But the management of the women’s game in this country is in danger of becoming a joke. As the world’s traditional soccer powers have embraced the game, and raised a global generation of young women inspired by that same 1999 Women’s World Cup audience so many here in the U.S. point to as their awakening, our inferior technical and tactical ability shines through more every year.

Since the hiring of Ellis and Heinrichs as the first full-time staffers focused on the women, our teams have regressed at worst, and “been caught” at best. From the outside looking in, the debacles afflicting the U-17s and U-20s rests firmly on their shoulders. Yet given what we know about them, we can only assume that these failures are because they don’t really have any control at the top of the pyramid where everything really matters, and where the most influence can be exerted.

They need more resources, more commitment to regulate player development, and more control over coaching hires. It only takes five minutes in a room with either one of them to know they “get it” and know where we’re lacking. But something is missing from the equation.

 + READ: Money, Merritt, Morgan and the NWSL playoffs

The major business decisions that are funding all of this are absolutely being made by Flynn and Gulati. And despite all the talk and investment of time and money; everything about this game on Wednesday should make it very clear where the real priorities are in Chicago.

Carli Lloyd and Sydney Leroux sign autographs at RFK on Monday. Photo property of SoccerWire.com

They are chasing 1999 glory and victory tour paydays. Why else would so many friendlies be played against the same country two times in a row over a week’s time in two well-separated cities? And why else would a federation which essentially operates its nation’s domestic professional league arrange a meaningless game right in the middle of that fragile league’s biggest moment of the year in the spotlight?

Say it with me… M-O-N-E-Y. Sure some of it goes back to these amazingly deserving women, but at times like this that seems more like a payoff instead of an investment. At time like this, if this game must be played, we should be capping five-to-10 players for the first time, investing in the next generation while the current generation shines in our fledgling domestic league.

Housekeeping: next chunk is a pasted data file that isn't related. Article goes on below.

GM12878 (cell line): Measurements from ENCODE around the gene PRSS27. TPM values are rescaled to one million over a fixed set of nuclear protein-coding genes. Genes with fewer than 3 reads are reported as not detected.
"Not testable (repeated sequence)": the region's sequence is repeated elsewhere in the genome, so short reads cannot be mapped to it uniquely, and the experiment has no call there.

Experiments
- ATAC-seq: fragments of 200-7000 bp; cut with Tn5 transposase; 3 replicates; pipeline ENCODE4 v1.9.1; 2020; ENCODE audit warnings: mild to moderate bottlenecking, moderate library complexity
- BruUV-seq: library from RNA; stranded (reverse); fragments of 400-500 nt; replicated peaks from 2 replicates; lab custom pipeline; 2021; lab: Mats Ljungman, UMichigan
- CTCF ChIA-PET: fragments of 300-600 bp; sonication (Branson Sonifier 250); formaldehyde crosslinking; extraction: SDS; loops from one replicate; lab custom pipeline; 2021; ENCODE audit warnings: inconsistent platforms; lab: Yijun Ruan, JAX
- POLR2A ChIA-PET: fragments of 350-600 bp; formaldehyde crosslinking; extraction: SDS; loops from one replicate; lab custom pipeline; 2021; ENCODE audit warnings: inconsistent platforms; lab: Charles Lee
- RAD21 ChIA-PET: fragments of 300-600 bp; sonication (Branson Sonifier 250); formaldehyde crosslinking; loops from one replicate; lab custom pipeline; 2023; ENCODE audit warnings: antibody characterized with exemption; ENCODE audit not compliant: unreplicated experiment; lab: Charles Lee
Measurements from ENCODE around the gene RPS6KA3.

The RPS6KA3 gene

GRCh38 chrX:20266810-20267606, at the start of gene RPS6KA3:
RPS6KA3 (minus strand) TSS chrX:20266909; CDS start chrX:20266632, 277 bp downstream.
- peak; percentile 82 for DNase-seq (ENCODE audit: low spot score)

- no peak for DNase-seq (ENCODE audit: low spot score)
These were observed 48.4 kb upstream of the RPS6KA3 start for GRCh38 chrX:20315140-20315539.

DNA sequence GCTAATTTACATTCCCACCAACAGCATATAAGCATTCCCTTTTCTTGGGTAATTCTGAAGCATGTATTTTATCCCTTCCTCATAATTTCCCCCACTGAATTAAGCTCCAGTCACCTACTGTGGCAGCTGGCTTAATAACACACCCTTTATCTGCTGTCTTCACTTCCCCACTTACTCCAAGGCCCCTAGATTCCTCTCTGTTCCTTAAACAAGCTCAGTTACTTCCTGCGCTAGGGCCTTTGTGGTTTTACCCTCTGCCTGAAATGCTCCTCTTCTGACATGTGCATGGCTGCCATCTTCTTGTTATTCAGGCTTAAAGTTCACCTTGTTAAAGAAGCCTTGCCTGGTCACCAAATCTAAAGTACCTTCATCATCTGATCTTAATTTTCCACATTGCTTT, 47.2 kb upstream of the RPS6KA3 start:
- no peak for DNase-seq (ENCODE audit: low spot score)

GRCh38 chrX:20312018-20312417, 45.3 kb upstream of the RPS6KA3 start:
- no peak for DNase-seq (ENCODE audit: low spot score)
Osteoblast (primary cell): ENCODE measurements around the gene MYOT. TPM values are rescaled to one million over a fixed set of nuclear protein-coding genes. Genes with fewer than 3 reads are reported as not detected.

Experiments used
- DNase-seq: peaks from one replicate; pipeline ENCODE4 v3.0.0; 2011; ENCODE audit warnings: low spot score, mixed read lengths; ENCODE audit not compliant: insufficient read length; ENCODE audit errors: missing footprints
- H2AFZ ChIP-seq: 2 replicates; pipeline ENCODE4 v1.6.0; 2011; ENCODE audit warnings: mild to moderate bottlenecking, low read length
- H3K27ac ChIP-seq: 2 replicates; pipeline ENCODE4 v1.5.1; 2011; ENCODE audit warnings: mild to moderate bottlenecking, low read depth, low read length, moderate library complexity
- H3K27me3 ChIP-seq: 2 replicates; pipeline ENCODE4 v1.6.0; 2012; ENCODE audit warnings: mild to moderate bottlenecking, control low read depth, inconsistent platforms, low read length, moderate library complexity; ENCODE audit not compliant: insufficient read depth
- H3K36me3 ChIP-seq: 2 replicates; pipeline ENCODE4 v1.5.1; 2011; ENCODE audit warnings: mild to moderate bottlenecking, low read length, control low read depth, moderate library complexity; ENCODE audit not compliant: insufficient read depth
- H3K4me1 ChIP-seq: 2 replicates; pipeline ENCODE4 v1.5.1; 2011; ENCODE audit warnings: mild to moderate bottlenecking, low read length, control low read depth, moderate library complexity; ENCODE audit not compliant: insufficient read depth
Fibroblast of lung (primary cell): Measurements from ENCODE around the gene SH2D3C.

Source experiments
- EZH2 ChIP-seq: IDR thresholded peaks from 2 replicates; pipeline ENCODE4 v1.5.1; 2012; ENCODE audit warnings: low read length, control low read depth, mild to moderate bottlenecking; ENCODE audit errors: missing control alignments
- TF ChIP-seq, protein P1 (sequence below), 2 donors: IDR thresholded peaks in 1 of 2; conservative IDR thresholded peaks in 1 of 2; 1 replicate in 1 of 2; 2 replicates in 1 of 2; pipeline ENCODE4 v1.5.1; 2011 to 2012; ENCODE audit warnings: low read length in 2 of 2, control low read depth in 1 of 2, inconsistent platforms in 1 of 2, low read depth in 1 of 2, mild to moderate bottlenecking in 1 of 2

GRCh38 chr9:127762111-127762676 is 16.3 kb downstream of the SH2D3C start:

It’s funny: All four coaches involved in the NWSL playoffs are foreign-born, having grown up around a different mentality to the sport when it comes to professional teams working with their federations. All four must be feeling like they’re in a bad dream.

Where Paul Caligiuri’s goal against Trinidad & Tobago in 1989 was “The Goal Heard Around the World” that set the U.S. Men’s program on its current positive path, this week’s combination of the U-20s crashing out of the World Cup AND the complete negligence surrounding tomorrow’s friendly in Cary may just prove to be “The Last Nail in the Coffin Heard Around the World” as it relates to the end of our world dominance on the women’s side.

By | August 19, 2014 | 12 Comments | Tags: , , , , , , , , ,

Comments

  1. Western MD Soccer Coach says:

    This individual event is a tempest in a teacup, however it is one of several overall worrying signs related to US Soccer on the women’s side. The USWNT should not have called up anyone playing on the 4 playoff teams, in Europe the clubs have the right to deny a player from participation unless the match falls into a FIFA date. Yes, something needs to be done about the training our young women and girls are receiving or we will slip from the level we are accustom to playing at. We need to increase our individual skill, our technical skills and our tactical acumen, WHILE continuing to work with our superior athleticism. The Women’s side needs to embrace the concept of a top down philosophy and the club system needs to buy into that philosophy or it will do no good. Finally, the NWSL and US Soccer should seriously look into a true youth academy system, and no I don’t mean the DA system that is in place on the men’s side. I don’t know if Ellis will be a good coach, only time will tell, in my opinion Sermani was moving the team in the right direction, so we should have left him to his task, however I don’t run US Soccer.

    • Just a Parent says:

      Why do you say Not like DA system on boys side? What would be wrong with Spirit being the place to play in DMV?

      • Western MD Soccer Coach says:

        There is nothing wrong with the Spirit being the place to play in DMV, I was more speaking about the fragmented nature of the DA system on the boys side. The idea of the academies is good but the execution has been lacking. If we really want to build up the women’s side the development program needs to more closely mirror the European development model, but there are issues with trying to do that here in the US; we are pay to play, child labor laws prevent signing youth develop contracts, lack of money for the pro teams to invest in development, competing sports, etc. It can be done but it would take some long term investment and commitment.